A comparison of the provided capscrews and the original VW mounting bolts and hardware.
The OB had not removed my original VW jackpoints from the pan, so I had to remove the running boards and cut those out. Removing the running boards was by far the hardest part of the chore so far, because the OB used 1/4″ SAE bolts that were so close to the ends/top of the running board that it was difficult to get a socket or boxed end wrench on them, and so rusted that they didn’t want to come apart. Even after soaking in both PB Blaster and Kroil, some twisted off, and I had to cut two off…
Note that the TDr tub flange had been trimmed to go around the jackpoints. The jackpoints MUST be removed to install these stiffeners, since they bridge the channel that the stiffener recesses into. (My pan shows the typical stress cracks and rust on these jackpoints, and will be treated with POR 15.)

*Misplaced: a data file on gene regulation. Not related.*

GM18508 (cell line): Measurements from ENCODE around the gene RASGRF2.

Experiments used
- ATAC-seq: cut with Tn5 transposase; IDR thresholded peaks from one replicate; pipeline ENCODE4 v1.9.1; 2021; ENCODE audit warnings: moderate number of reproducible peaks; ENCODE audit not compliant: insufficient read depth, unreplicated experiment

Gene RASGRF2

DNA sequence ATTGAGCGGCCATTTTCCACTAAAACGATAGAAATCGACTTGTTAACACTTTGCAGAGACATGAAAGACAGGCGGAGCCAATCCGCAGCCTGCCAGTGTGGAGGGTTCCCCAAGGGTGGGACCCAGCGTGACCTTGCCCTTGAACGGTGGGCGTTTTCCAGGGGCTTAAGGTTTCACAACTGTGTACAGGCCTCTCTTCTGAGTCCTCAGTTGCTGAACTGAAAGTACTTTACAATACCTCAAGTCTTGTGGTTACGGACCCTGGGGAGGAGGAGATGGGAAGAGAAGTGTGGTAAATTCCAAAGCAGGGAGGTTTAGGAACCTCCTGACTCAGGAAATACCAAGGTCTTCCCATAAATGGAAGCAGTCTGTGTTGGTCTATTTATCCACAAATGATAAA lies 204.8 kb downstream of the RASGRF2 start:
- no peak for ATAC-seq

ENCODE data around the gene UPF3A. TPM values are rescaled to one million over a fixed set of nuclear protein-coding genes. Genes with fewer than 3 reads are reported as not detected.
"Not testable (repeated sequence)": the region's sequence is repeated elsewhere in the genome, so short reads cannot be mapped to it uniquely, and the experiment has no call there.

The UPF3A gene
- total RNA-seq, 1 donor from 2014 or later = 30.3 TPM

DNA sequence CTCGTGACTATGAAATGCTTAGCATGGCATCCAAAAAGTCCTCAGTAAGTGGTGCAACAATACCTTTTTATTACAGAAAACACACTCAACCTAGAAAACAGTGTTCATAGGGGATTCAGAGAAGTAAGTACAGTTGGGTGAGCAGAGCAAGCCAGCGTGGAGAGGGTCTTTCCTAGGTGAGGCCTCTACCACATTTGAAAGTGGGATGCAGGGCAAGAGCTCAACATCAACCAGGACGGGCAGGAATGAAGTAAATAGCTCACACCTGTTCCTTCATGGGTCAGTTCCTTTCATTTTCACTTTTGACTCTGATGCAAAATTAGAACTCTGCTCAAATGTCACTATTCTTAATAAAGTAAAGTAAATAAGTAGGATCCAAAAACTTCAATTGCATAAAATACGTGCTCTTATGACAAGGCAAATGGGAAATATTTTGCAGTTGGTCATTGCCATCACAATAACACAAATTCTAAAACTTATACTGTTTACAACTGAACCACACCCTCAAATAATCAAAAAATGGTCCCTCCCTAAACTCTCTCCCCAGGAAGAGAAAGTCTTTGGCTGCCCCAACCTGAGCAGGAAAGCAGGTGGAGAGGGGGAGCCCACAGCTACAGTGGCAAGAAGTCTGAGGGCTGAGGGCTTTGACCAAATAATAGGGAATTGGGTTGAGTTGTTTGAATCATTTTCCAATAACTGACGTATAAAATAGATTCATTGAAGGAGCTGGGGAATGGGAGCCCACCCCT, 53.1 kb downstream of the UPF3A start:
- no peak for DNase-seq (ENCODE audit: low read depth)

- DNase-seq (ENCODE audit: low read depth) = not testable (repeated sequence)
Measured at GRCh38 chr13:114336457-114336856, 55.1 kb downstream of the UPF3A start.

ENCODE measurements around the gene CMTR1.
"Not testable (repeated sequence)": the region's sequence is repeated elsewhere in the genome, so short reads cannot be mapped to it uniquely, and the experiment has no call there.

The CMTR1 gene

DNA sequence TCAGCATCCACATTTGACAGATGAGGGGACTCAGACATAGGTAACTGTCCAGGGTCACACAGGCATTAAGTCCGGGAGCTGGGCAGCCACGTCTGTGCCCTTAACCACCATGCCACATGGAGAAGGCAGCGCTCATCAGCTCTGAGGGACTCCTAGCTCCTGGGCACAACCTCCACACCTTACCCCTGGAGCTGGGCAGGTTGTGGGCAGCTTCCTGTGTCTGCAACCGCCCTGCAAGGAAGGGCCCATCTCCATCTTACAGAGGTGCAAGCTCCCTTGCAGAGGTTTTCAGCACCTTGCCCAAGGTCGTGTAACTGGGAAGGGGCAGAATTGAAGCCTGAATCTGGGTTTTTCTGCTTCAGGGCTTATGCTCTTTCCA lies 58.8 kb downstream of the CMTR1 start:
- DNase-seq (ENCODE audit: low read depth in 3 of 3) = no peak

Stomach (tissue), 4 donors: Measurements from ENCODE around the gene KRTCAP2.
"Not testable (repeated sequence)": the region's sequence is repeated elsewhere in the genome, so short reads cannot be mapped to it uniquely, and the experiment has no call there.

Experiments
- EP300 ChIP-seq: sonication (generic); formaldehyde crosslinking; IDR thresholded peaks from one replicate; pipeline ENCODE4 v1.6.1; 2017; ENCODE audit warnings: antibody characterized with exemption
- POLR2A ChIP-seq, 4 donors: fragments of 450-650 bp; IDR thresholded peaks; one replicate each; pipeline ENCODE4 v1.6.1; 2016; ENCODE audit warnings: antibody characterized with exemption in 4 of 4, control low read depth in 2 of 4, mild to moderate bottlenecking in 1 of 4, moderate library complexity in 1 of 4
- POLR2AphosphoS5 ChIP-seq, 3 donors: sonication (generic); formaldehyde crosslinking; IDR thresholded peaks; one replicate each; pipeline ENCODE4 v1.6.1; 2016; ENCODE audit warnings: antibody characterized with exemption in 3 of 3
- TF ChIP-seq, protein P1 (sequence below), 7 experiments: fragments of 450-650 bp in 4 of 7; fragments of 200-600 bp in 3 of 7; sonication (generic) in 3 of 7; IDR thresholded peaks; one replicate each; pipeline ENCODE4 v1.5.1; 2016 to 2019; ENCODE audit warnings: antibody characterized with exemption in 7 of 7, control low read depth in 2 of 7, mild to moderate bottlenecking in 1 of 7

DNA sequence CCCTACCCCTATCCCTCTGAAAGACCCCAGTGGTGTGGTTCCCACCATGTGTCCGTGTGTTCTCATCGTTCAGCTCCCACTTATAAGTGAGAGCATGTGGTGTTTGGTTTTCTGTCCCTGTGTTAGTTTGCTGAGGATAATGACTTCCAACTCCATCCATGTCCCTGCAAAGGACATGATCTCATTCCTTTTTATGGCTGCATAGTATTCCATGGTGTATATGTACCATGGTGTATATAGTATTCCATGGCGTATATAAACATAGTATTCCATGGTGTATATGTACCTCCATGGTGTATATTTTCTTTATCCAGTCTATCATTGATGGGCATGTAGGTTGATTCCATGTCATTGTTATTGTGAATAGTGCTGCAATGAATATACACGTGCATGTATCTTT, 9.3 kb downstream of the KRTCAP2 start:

Most importantly, note that the OB did not reuse the original VW mounting bolts in this area underneath the door openings. (There’s no access from the top, with the running boards installed.) Instead, he used five large hex-head sheet metal screws that screwed through the face of the tub flange onto the frame rail of the pan. You can see the holes where I removed them. This was likely done because the running boards were installed before the body was set on the pan initially. Looking closely, I can for sure use one more of the original mounting holes on the left, the capscrews provided with the stiffener, and put a fender washer and nut on top. On my old Fiberfab kit, I can access the top of the rearmost mounting hole from the back, in front of the torsion bar tube. That will allow me to put a nut and fender washer on top there. That leaves only two original VW body mounting holes that don’t have good access from the top. I MAY be able to use one more toward the left (third one from the rear), but there is not enough flat surface on the tub’s flange to use a large flat-washer. My current plan is to not cut access holes into the fiberglass tub for either of those two mounting bolts – but instead to install new, longer hex-head self-tapping sheet metal screws into the face of the mounting flange (after drilling pilot holes) where the OB had used them originally, screwing through the fiberglass flange and the side of the channel in the pan, and into these new stiffeners.